In the latest Mission Impossible movie, (called Rogue Nation), the stunts are unbelievable, but the plot throws up interesting parallels with politics right now. Ethan Hunt’s division is suspended for misconduct by Alan Hanley, the angry head of the CIA (a snotty Alec Baldwin). Hanley think they have outlived their usefulness and create mayhem. (As if!) SPOILERS.Hunt and his pals don’t take the suspension lying down. They go off the grid, determined to track down a group of disavowed former agents and spies called the Syndicate, who have banded together to become, as Benji so eloquently calls it, the “anti-IMF.”
Ethan Hunt is a master of impersonation, a strategy he uses continually. This is actually legal under the rules of the CIA, or he would never, ever do it. His job is made much harder by the enigmatic antics of a beautiful British spy, who right until the end, won’t reveal which side she’s on.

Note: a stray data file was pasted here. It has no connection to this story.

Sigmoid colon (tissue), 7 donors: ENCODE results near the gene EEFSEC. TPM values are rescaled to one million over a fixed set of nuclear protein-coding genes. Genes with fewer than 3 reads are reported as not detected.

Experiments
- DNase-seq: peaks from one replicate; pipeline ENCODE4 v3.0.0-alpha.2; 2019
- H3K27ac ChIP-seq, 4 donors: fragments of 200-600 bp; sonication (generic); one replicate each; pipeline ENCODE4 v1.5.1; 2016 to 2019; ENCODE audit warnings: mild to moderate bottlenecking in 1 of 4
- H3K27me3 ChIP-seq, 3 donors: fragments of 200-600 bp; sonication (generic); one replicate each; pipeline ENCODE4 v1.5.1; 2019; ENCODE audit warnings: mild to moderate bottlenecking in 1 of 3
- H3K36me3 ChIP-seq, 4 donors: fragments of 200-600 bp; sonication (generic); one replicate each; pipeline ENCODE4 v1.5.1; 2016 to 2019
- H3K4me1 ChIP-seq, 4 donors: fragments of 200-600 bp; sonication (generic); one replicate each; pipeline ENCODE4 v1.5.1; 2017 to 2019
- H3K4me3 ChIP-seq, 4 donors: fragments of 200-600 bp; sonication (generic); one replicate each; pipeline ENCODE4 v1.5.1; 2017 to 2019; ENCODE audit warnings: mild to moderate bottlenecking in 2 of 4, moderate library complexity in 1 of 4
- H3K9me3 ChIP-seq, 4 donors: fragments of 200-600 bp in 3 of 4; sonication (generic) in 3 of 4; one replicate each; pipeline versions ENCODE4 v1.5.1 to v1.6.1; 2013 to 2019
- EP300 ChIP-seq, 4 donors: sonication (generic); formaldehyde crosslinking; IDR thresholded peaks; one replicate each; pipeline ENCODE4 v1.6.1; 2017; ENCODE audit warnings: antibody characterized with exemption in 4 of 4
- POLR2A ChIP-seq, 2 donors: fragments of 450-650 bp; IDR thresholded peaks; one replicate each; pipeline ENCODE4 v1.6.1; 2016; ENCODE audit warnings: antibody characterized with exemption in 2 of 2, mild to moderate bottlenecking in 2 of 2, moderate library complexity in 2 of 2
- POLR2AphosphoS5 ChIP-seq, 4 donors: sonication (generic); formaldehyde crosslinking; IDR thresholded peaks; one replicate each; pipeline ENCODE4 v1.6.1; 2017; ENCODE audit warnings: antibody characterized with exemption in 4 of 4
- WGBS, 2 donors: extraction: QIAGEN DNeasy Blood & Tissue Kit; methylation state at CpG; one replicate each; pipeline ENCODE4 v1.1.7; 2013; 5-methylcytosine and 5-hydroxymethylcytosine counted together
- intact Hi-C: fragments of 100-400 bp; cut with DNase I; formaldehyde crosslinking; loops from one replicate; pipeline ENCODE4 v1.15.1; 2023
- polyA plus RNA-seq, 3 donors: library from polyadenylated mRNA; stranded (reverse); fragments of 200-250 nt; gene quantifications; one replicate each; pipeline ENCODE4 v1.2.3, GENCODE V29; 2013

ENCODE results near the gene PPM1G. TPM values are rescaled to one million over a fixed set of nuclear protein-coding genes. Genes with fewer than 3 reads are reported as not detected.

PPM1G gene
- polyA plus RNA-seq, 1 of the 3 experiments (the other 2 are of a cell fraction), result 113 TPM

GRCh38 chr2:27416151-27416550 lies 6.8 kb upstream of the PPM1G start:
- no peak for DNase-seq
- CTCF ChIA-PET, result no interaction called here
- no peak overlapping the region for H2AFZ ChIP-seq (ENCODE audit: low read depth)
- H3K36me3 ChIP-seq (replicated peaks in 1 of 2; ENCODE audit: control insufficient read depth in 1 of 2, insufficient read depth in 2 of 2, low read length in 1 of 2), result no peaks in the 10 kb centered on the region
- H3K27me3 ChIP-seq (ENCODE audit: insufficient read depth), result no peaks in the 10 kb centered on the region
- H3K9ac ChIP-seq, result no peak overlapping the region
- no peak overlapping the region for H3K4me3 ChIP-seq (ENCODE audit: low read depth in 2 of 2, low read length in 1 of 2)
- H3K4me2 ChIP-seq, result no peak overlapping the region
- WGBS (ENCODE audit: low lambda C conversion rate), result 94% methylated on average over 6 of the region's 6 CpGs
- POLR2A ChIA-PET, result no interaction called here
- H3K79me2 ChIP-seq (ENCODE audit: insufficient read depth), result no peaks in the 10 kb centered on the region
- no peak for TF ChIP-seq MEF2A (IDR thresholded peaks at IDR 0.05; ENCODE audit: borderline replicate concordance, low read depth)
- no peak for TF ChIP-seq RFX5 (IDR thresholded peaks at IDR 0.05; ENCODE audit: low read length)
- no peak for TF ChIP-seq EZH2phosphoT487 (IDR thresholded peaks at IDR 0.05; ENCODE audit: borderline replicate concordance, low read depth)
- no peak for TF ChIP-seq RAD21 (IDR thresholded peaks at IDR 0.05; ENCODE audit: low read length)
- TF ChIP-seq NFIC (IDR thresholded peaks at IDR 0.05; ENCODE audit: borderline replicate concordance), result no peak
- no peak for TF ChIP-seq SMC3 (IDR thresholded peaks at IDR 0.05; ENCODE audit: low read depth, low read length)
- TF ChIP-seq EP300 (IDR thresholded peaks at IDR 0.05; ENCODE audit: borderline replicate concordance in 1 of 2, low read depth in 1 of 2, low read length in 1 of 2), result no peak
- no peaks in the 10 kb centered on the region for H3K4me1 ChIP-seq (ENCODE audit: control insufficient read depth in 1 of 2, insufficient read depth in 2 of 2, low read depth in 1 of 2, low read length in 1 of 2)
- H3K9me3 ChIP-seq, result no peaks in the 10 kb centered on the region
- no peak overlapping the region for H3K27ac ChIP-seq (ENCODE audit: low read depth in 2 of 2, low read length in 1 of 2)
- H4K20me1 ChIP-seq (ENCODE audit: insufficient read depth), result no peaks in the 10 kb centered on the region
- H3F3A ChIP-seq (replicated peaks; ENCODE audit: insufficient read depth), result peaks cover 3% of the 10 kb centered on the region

Things get so bad, that at one stage, the entire team is wanted by the CIA – Awesome, enthuses Jeremy Renner.
Another slip up involving the Prime Minister of the UK, causes Alec Baldwin to bark at the IMF “You’ve set back US/UK relations to the time of the American Revolution!”
Cynicism about the special relationship seems to prevail, (“There are no allies in statecraft. Only common interest!”), but in the end, the British and the Amercians reaffirm their bond. Alec Baldwin realises what matters – the IMF are devoted to the defence of the realm – and after all, Hunt makes sure Hanley gets all the credit for the dazzling success of the team. The CIA head pleads their case to Congress, the IMF is reinstated and Hunt wins out by following the protocol.